Until the Real Thing Comes Along
Among the most popular touring bands and applauded for a commitment to social causes, U2 is well served in the inaugural digital-3D, multi-camera, real-time concert record, U2 3D. Building beyond ‘80s hard rock/heavy metal self-absorption and punk’s posed nihilism, the Dublin four continue to emphasize volume over lyrical audibility, though mass non-native-English-speaking audiences at stadia in Mexico City, São Paulo, Santiago de Chile and Buenos Aires knew the words to sing along or on their own.
Attraction and then reaction to the eighty-five eardrum-unfriendly minutes in multi-channel 5.1 surround sound, will vary with inclination towards the performers, their product and, arguably less, their message. What is unique and makes this rockumentary worth seeing as innovative history -- if only to become a footnote -- involves its immersion in the newest technologies, a trajectory U2 has followed, too, for much of its career.
Touted as the future, the three-dimensional effects depend on expertise and the logistics of transporting and placing eighteen Sony F950 CineAlta digital cameras and SR recording decks and tons of fiber optic cable with a crew as numerous as 140, plus recreating and 3D-editing animated show sequences. The yeoman work is admirably handled by specialized full-service production 3ality Digital, which participated in the development of a more flexible, portable 3D camera with sports and media’s Modell brothers and dry ran the equipment at NFL games and a Super Bowl.
Commonly 3D, stereoscopic cinema has actually been around for some eighty years, over a century for stills. As a novelty the system had some success in the 1920s and was briefly revived in 1952-54 with Bwana Devil, House of Wax, Kiss Me Kate, Fort Ti, Dial M for Murder and a couple of cheapies, then petered out except for early ‘70s porn flicks, in the apathy of moviegoers who had to don cardboard polarized glasses even while holograph-laser research promised virtual visual reality for an indeterminate tomorrow.
Selected from in excess of a hundred hours’ digital 3D footage, sixteen February-March 2006 days near the windup of the band’s Vertigo tour, the fifteen numbers included are, except for some later false-feeling foreground lettering, uncluttered and faithful, as close as the flat screen can get to “the palpable thrill of actually being at a U2 concert.” There are the real smoke pots and narrow spotlights, busy electronic backdrop and giant video screens for those 80,000 Buenos Aires youth in the upper tier of Río de la Plata Stadium or at the far end of its soccer pitch, and two performance runways curving to circles within the audience.
Above all, there are the lads themselves, close and unringed by security, shortish hair, unfrilled in black jeans, tee shirts, maybe a jacket, watch cap or fisherman’s hat, but minus the posturing forced sexiness of oodles of pop singers. Not to disrupt the flow, photography avoids the customary graininess, and, if after initial effectiveness a bit too frequently played for the three-dimensional foreground effect, audience arm-swaying is tastefully minimized. Spots of color seem summer stars in the black reaches of the famous outdoor venues, and even the swarms of pale digital camera LCD screens are more technology-for-music comment than distraction.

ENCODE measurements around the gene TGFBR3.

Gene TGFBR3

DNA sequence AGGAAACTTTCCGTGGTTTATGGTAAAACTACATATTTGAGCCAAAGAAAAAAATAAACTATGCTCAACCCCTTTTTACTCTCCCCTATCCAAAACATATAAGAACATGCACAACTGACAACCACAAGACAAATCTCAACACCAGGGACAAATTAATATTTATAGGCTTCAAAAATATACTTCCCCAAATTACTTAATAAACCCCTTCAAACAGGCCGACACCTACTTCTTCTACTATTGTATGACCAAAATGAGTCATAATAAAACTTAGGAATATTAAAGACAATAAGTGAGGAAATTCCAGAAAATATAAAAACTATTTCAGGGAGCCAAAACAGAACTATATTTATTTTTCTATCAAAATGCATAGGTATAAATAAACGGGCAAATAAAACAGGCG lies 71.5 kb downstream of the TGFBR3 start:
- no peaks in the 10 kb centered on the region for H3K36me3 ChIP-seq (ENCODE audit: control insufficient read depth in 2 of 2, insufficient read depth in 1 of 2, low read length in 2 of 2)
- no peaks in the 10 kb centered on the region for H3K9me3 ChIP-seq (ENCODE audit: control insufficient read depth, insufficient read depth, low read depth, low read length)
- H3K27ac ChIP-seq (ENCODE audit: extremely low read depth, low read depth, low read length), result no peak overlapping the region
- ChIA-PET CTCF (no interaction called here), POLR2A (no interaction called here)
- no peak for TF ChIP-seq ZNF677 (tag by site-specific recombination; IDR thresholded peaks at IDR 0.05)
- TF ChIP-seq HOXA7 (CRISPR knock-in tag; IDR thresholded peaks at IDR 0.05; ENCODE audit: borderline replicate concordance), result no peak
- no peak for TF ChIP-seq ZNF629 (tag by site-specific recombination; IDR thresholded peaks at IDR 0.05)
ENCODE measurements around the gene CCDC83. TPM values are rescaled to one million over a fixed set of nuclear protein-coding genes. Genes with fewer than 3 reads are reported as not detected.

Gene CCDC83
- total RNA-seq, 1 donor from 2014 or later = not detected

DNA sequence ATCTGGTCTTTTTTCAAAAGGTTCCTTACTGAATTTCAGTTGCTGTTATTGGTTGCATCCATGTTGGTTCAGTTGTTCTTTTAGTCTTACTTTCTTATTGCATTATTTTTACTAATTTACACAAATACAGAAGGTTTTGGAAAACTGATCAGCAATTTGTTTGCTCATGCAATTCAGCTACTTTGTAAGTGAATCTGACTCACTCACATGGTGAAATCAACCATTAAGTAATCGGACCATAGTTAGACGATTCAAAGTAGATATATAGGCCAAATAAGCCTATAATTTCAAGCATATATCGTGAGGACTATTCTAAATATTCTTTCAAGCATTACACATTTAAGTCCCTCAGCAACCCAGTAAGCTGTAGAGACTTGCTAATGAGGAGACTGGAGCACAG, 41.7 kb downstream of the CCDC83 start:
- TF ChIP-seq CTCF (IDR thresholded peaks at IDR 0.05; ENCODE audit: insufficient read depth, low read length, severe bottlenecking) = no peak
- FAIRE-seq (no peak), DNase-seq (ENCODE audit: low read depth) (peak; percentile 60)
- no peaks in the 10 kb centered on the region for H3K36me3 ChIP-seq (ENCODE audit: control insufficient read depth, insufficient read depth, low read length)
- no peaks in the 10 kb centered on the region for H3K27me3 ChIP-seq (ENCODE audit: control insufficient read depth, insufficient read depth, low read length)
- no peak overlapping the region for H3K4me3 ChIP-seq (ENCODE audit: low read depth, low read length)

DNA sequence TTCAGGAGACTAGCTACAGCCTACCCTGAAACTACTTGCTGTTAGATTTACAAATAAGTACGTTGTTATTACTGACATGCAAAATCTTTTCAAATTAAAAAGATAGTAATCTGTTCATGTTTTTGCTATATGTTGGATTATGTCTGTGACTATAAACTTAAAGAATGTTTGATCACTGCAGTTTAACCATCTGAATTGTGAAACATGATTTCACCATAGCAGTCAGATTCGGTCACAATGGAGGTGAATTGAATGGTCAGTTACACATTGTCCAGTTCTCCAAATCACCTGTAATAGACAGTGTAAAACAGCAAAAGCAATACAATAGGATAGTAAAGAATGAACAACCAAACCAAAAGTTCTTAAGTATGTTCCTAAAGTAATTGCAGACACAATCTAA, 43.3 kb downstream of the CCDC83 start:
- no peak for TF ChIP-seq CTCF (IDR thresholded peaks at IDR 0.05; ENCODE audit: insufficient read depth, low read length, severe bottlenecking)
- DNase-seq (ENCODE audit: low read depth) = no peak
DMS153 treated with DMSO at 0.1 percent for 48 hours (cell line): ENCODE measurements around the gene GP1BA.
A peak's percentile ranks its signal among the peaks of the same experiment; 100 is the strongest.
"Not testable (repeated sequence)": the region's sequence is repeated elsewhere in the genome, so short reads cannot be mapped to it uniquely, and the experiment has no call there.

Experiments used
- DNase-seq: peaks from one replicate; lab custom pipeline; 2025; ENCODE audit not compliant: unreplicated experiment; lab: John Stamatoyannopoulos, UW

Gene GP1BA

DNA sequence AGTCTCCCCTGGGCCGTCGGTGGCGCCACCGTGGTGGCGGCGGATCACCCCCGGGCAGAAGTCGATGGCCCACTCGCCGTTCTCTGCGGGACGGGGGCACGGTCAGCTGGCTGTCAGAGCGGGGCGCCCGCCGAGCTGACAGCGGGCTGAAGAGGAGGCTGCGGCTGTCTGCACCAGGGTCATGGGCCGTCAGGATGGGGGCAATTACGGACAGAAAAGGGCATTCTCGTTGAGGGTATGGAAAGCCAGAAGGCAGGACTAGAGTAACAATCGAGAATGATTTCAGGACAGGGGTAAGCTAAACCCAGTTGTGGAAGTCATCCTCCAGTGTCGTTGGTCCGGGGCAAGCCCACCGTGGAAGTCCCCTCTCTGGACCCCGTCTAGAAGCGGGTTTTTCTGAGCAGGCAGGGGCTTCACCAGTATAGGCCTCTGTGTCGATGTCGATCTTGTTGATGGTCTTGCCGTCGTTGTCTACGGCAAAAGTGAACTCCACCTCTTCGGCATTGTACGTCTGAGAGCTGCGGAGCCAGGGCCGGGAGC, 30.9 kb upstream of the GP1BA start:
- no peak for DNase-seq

Mid-to-long-range shots reflect performer-fans interaction, while in places overhead brings intimacy, so that one viewer was struck by what seemed a cup of iced tea on the keyboard of also drummer Larry Mullen, Jr. Some of the ”intimate close-ups” are from songs for which front man Bono Vox offered the band for a “cameras-only show.” Making no big deal of Bono’s comradely kiss with bassist Adam Clayton, medium-close views show the band at work, enjoying themselves, working the willing audience.
The U2 sound is less overpowering than when they first took Ireland and then the world a quarter-century ago now, and there some separate melodic guitar riffs from Dave “The Edge” Evans and Clayton.
Humbuggers may cavil that sincere, socially concerned lyrics -- often indecipherable but aided by obvious effects of backdrop -- are not what attract or long affect the young. But that misses the point of this coming together to have fun. Permanent effects are a different, and debatable, affair. More cogently for film, one wonders how long this generation will put up with wearing special glasses, let alone managers with having to collect these sturdier plastic ones. (To relive a ‘Fifties moment, turn around to catch row upon row of close-set lenses reflecting back the big screen.) Then, too, U2 3D is limited to exhibition where digital 3D projectors are installed, including IMAX 3D. Smart money says that the objections are too insurmountable for this to be around long, though technology may remedy that. In the meantime, fans and the simply curious will want to catch this One-Hit Wonder.
(Released by National Geographic Entertainment; rated "G.")